If you think I’m not having much luck with microSD cards lately, you’d be right. The first issue for the year was the Sandisk 128Gb microSDXC card having some unreadable sectors causing the loss of some files. Now, I’ve had this Kingmax Pro 32Gb microSDHC I reviewed in the past cause issues as well.
This particular Kingmax Pro 32Gb card was used in a Raspberry Pi, which was kept in the loft area of the house (warm temperatures) along with another Raspberry Pi with a Sandisk 4Gb Class 4 card. Both units were hooked up to a single power supply and were running various radio-based experiments.
Around a year ago, for power saving and because I didn’t require the units to keep operating, power was disconnected and both units remained untouched in the loft.
After salvaging the units, I decided to read out the home folders of both units, archive the data, and reuse the cards for another application.
The older Sandisk 4Gb Class 4 card completed its read-out successfully with no errors. The Kingmax card initially refused to be detected, and required three insertions just to get it to detect. The partition table was read but the rest of the unit could not be accessed.
I decided to let HD Tune Pro try each sector sequentially – it took over 7 hours to have the program “overflow” with errors and abort itself with nothing but the first few megabytes readable.
Not feeling defeated, I removed the card and then plugged it back in and tried again. Miraculously, everything now was able to read out – but only very slowly, taking 1 hour 41 minutes and 42 seconds for 32Gb – an average rate of 5.24MB/s, well below the Class 10 rating of the card. Feeling a little more adventurous, I cycled the card again …
This time it took just 6 minutes 28 seconds to read and has recovered its full speed. No data was lost, and the read-out data appeared to be correct.
It seems to me that this behaviour seems to suggest a similar phenomenon to the Samsung 840 Evo SSD problem with slow data access for “old data” stored on the planar TLC NAND flash. It seems that low-cost memory cards are made with planar TLC, and aside from having weaker write cycle endurance, it seems to have lower retention endurance as well.
The issue is with TLC recording, more voltage levels are used, and the read-out is more sensitive to loss of cell voltage. The leakiness of flash seems to have increased with smaller lithography – which is increasingly used to reduce costs of flash memory by reducing silicon usage/increasing yield per wafer. Combined together, retention times of about 10-years formerly claimed are now realistically probably about 2-3 years based on my own experience.
This card was only unpowered for a year, but the difficulty in reading out the data suggests it was close to losing its data. The fact the data “returned” suggests the card’s internal controller was busy retrying and recovering the data, and internally rewriting the worst eroded data first. By the time I had the first complete successful read, it seems likely that the worst eroded data had been fixed, but slowdowns remained due to some weak data that could be recovered “in time” before the card was to issue an error. Post-recovery, speeds increased to normal as the data was likely all rewritten – this consumes a write cycle of its own and with increasing wear on the flash, increases the leakage rate.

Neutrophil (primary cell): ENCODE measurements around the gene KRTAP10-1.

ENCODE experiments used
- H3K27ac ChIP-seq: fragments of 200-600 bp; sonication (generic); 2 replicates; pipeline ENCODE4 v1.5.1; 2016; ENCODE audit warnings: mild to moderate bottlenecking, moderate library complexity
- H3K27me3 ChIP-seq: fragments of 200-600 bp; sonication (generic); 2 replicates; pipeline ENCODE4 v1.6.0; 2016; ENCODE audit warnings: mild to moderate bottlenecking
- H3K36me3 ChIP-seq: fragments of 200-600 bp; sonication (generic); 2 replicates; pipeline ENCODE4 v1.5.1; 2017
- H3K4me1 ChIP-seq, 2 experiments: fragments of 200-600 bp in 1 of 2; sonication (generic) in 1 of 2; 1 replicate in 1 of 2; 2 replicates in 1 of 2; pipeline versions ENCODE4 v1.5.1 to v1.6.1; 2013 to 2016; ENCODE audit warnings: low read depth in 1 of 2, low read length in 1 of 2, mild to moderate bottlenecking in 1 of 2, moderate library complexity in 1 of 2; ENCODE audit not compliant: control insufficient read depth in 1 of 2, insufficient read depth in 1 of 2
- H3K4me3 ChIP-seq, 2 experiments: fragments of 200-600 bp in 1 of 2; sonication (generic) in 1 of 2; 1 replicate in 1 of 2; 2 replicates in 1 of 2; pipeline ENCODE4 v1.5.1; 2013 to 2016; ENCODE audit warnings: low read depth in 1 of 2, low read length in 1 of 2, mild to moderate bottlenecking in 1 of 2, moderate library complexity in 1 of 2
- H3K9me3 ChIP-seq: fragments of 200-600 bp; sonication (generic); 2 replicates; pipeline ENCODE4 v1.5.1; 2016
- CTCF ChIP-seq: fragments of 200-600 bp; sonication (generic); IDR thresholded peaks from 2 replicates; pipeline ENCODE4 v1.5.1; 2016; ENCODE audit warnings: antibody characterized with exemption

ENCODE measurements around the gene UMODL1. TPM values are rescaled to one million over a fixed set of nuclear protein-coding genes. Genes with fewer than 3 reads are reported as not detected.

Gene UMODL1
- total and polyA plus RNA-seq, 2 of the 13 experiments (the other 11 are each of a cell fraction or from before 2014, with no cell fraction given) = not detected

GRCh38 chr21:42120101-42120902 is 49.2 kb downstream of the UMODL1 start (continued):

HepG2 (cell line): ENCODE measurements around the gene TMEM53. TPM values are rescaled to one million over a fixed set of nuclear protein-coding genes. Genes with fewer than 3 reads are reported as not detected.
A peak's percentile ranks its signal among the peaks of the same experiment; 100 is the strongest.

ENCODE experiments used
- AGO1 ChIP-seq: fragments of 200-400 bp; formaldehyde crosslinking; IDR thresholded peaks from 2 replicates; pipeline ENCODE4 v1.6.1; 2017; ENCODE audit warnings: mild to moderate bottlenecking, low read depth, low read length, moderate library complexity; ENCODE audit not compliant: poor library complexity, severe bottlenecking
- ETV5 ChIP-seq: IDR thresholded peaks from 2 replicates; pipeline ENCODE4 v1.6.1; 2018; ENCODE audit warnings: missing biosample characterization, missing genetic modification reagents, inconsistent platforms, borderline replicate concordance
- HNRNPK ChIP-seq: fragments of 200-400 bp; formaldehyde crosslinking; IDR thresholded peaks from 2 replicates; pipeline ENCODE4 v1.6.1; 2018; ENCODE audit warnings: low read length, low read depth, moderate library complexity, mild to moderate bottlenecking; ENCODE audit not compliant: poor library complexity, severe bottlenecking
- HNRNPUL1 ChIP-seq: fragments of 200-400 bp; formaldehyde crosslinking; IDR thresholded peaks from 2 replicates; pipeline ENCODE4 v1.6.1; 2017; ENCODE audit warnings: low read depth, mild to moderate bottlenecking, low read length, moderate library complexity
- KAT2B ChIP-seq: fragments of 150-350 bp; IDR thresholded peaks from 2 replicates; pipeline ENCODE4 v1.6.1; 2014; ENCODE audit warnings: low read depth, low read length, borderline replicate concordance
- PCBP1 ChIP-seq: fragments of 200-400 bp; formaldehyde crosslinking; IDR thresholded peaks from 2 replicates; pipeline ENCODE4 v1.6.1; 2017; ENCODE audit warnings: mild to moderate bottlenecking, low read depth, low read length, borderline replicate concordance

An exacerbating factor may have been the slightly warmer environment of the loft area – however, it’s good to note that the Sandisk 4Gb card also used in the same way and stored in the same way did not lose enough of its charge to cause readability issues. This may be controller related in some way, or it may be because it was an older card based on MLC or larger pitch TLC flash.
Regardless, it seems inadvisable to use “modern” consumer grade flash memory for anything more than as a “temporary” storage vehicle for shuttling data around. Long term retention is not its strong point and the price-sensitive TLC units appear to make situations worse.
At least this Kingmax Pro card ended up with a happy ending in that no data was lost. However, it seems to confirm a glaring weakness in cheap, consumer-grade TLC memory – especially those destined for low cost microSD cards or USB sticks. Not only do they have a limited write cycle endurance, they also seem to have data retention endurance problems. Leaving them unpowered for a year seemed to be enough to cause data recall difficulties – chances are, if left unpowered for about two years, maybe the data would all have been lost and the card itself “damaged” due to the loss of internal configuration data.
It points to the whole issue that flash memory is not good for long term data retention. While formerly, retention would commonly be rated for 10-years, whether this is possible under TLC and smaller lithography processes is debatable. The industry seems to point to one year retention at “end of life” as being the norm.
It’s a good time to stop and think about all those special event photos and videos being delivered on USB flash disks and how long they will remain readable for. It’s probably best to back them up to a diverse range of media, and continually “transfer” them to newer media as time permits to stop the “erosion” of time.